We recognise that no online service can assemble every piece of the jigsaw. However, the Bill does not place requirements on services to consider how abuse spreads from their platform to others or vice versa, to risk-assess accordingly or to co-operate with other platforms proactively to address harm. Amendment 19 would require companies to understand when discharging their risk assessment duties how abuse spreads from their platform to others or vice versa. For example, companies should understand how their platforms are situated on abuse pathways whereby the grooming and other online sexual abuse risks start on their site before migrating to other services, or whether they inherit risks from other sites.

Companies should also know whether they are dealing with abuse cross-platform risks, which happen sequentially, as tends to be the case for grooming initiated on social networks, or simultaneously, as tends to be the case on gaming services. Lastly, they should understand which functionalities and design features allowed child sexual exploitation offences to be committed and transferred across platforms.

The NSPCC research found that four UK adults in five think that social media companies should have a legal duty to work with each other to prevent online grooming from happening across multiple platforms, so that is an area in which the Minister has widespread support, both in the House and in the public realm.

This matter is not addressed explicitly. We are concerned that companies might be able to cite competition worries to avoid considering that aspect of online abuse. That is unacceptable. We are also concerned that forthcoming changes to the online environment such as the metaverse will create new risks such as more seamless moving of abuse between different platforms .

I want to talk about a few different things relating to the amendments. Speaking from the Opposition Front Bench, the hon. Member for Pontypridd covered in depth amendment 20, which relates to being directed to other content. Although this seems like a small amendment, it would apply in a significant number of different situations. Particular mention was made of Discord for gaming, but also of things such as moving from Facebook to Messenger—all those different directions that can happen. A huge number of those are important for those who would seek to abuse children online by trying to move from the higher-regulation services or ones with more foot traffic to areas with perhaps less moderation so as to attack children in more extreme ways.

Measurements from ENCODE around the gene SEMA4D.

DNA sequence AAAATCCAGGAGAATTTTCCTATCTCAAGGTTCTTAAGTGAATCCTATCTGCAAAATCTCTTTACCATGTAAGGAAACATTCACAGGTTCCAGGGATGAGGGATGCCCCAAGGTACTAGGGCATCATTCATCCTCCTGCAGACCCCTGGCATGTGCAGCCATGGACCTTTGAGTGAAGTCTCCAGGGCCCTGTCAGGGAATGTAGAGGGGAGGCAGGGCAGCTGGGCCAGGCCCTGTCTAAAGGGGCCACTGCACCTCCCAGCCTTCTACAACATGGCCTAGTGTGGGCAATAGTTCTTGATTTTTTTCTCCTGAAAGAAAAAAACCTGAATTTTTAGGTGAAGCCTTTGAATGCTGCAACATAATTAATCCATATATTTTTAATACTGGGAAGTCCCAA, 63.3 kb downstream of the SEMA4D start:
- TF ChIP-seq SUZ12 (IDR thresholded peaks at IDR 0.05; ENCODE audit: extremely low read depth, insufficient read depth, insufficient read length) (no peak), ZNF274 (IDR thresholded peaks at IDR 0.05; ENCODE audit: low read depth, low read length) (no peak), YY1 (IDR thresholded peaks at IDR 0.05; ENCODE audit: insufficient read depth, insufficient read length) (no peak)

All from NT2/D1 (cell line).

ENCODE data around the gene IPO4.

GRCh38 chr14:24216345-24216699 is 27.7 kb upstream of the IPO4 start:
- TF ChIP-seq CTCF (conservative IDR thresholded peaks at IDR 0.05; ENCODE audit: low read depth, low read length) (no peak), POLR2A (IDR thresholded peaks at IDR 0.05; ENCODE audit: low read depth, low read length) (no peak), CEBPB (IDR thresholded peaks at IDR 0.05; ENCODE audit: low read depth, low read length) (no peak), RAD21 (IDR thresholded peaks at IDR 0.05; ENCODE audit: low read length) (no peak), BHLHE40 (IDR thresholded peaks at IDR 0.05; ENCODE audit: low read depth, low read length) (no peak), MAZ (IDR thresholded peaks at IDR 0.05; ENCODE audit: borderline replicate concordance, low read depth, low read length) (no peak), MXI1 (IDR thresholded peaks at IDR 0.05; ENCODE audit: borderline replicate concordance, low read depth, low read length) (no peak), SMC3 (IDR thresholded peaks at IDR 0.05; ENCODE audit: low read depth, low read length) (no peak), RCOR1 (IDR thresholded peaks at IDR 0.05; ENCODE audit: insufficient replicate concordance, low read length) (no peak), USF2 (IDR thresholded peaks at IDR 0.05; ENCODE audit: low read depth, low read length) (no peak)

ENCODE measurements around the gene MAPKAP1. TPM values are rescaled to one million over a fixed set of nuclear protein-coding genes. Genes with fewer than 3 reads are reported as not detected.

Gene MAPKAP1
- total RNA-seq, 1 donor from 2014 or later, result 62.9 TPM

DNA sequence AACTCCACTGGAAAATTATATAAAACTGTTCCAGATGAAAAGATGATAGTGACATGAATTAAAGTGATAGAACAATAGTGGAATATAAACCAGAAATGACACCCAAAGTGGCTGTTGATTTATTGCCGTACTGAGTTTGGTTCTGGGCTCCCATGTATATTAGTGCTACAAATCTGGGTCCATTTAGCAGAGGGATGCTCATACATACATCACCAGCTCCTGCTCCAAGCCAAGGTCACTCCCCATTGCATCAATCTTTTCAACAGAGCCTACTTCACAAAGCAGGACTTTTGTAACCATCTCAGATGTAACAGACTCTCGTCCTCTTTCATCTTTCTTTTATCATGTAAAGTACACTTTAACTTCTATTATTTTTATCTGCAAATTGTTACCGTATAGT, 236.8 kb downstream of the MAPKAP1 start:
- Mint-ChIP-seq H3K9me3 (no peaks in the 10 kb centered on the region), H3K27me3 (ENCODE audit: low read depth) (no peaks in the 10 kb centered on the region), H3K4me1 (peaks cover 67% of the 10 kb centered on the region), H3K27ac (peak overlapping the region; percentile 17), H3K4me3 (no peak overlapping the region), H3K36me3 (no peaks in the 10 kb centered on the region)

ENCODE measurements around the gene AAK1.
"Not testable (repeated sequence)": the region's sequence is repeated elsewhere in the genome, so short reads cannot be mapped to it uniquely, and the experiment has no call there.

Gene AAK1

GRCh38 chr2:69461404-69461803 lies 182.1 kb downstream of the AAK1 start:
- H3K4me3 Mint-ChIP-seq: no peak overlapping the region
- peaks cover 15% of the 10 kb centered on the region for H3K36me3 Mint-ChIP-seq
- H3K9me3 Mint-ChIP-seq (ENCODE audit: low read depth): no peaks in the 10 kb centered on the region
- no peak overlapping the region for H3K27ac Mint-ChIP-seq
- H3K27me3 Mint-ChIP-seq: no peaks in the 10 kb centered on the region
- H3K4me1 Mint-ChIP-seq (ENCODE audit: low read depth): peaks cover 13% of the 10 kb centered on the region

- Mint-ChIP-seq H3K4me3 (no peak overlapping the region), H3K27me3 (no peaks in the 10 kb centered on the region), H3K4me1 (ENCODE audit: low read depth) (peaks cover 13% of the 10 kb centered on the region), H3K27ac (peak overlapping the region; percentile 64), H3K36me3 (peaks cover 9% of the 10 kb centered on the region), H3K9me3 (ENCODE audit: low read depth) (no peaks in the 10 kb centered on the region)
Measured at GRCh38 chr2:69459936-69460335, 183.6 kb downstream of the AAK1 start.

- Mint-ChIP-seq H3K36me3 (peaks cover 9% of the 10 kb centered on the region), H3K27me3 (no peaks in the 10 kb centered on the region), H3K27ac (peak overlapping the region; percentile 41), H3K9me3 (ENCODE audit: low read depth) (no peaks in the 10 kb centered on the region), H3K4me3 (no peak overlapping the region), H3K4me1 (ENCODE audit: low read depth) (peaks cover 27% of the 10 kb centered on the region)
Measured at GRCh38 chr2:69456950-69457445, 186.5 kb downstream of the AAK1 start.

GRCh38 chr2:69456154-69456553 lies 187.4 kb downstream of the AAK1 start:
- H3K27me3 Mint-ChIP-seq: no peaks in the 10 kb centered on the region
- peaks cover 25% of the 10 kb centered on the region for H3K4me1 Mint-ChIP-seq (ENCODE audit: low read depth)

I grew up on the internet and spent a huge amount of time speaking to people, so I am well aware that people can be anyone they want to be on the internet, and people do pretend to be lots of different people. If someone tells us their age on the internet, we cannot assume that that is in any way accurate. I am doing what I can to imprint that knowledge on my children in relation to any actions they are taking online. In terms of media literacy, which we will come on to discuss in more depth later, I hope that one of the key things that is being told to both children and adults is that it does not matter if people have pictures on their profile—they can be anybody that they want to online and could have taken those pictures from wherever.

In relation to amendment 21 on collaboration, the only reasonable concern that I have heard is about an action that was taken by Facebook in employing an outside company in the US. It employed an outside company that placed stories in local newspapers on concerns about vile things that were happening on TikTok. Those stories were invented—they were made up—specifically to harm TikTok’s reputation. I am not saying for a second that collaboration is bad, but I think the argument that some companies may make that it is bad because it causes them problems and their opponents may use it against them proves the need to have a regulator. The point of having a regulator is to ensure that any information or collaboration that is required is done in a way that, should a company decide to use it with malicious intent, the regulator can come down on them. The regulator ensures that the collaboration that we need to happen in order for emergent issues to be dealt with as quickly as possible is done in a way that does not harm people. If it does harm people, the regulator is there to take action.

I want to talk about amendments 25 and 30 on the production of images and child sexual abuse content. Amendment 30 should potentially have an “or” at the end rather than an “and”. However, I am very keen to support both of those amendments, and all the amendments relating to the production of child sexual abuse content. On the issues raised by the Opposition about livestreaming, for example, we heard two weeks ago about the percentage of self-generated child sexual abuse content. The fact is that 75% of that content is self-generated. That is absolutely huge.

If the Bill does not adequately cover production of the content, whether it is by children and young people who have been coerced into producing the content and using their cameras in that way, or whether it is in some other way, then the Bill fails to adequately protect our children. Purely on the basis of that 75% stat, which is so incredibly stark, it is completely reasonable that production is included. I would be happy to support the amendments in that regard; I think they are eminently sensible. Potentially, when the Bill was first written, production was not nearly so much of an issue. However, as it has moved on, it has become a huge issue and something that needs tackling. Like Opposition Members, I do not feel like the Bill covers production in as much detail as it should, in order to provide protection for children.